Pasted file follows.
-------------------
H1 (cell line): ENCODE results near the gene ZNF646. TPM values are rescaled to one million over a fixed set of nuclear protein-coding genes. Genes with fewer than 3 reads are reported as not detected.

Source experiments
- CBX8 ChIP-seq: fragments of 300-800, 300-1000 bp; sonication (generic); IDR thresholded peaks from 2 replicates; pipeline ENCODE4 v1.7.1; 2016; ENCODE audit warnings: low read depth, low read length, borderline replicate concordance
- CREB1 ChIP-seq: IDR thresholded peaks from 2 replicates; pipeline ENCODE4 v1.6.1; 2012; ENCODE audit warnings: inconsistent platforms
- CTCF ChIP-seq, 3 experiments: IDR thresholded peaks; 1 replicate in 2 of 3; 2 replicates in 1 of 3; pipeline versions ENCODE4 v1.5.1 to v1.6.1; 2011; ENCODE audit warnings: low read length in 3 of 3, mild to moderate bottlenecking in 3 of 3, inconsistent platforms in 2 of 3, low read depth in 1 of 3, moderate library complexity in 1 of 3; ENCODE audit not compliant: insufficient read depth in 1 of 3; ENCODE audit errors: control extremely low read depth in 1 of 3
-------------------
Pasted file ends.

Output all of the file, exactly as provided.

H1 (cell line): ENCODE results near the gene ZNF646. TPM values are rescaled to one million over a fixed set of nuclear protein-coding genes. Genes with fewer than 3 reads are reported as not detected.

Source experiments
- CBX8 ChIP-seq: fragments of 300-800, 300-1000 bp; sonication (generic); IDR thresholded peaks from 2 replicates; pipeline ENCODE4 v1.7.1; 2016; ENCODE audit warnings: low read depth, low read length, borderline replicate concordance
- CREB1 ChIP-seq: IDR thresholded peaks from 2 replicates; pipeline ENCODE4 v1.6.1; 2012; ENCODE audit warnings: inconsistent platforms
- CTCF ChIP-seq, 3 experiments: IDR thresholded peaks; 1 replicate in 2 of 3; 2 replicates in 1 of 3; pipeline versions ENCODE4 v1.5.1 to v1.6.1; 2011; ENCODE audit warnings: low read length in 3 of 3, mild to moderate bottlenecking in 3 of 3, inconsistent platforms in 2 of 3, low read depth in 1 of 3, moderate library complexity in 1 of 3; ENCODE audit not compliant: insufficient read depth in 1 of 3; ENCODE audit errors: control extremely low read depth in 1 of 3